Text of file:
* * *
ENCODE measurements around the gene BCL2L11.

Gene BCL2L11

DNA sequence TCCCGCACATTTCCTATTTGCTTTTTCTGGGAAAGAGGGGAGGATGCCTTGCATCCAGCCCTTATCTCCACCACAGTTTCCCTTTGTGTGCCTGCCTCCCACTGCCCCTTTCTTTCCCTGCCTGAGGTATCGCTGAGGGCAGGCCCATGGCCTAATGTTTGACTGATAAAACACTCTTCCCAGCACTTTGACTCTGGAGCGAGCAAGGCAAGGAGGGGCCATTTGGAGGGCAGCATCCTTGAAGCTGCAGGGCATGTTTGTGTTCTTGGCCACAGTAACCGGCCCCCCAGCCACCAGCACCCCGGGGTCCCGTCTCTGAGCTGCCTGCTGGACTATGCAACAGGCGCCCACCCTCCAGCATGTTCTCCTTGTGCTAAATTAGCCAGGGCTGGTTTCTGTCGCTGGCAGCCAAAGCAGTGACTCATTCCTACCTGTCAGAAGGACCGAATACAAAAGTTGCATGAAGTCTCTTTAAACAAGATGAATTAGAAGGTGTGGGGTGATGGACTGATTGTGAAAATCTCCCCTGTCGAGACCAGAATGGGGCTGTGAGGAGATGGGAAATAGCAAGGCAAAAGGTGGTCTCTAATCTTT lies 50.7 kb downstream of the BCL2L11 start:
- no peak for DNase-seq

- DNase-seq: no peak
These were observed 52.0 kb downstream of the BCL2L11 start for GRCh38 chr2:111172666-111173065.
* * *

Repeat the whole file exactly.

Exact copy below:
ENCODE measurements around the gene BCL2L11.

Gene BCL2L11

DNA sequence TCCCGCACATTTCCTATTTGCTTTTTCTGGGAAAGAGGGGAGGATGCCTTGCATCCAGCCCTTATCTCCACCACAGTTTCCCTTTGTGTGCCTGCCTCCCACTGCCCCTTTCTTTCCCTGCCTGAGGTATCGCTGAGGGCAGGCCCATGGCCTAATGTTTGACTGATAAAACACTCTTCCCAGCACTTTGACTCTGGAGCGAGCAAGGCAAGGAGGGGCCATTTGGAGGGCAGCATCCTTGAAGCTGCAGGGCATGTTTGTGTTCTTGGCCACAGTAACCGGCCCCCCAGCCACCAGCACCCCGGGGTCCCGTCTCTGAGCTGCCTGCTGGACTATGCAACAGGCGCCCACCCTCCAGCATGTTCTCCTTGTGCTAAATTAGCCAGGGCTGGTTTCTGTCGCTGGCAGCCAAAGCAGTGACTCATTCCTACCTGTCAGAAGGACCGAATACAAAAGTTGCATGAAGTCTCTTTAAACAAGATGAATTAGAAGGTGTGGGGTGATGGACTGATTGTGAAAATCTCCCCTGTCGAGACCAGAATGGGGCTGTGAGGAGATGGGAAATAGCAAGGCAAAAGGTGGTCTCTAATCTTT lies 50.7 kb downstream of the BCL2L11 start:
- no peak for DNase-seq

- DNase-seq: no peak
These were observed 52.0 kb downstream of the BCL2L11 start for GRCh38 chr2:111172666-111173065.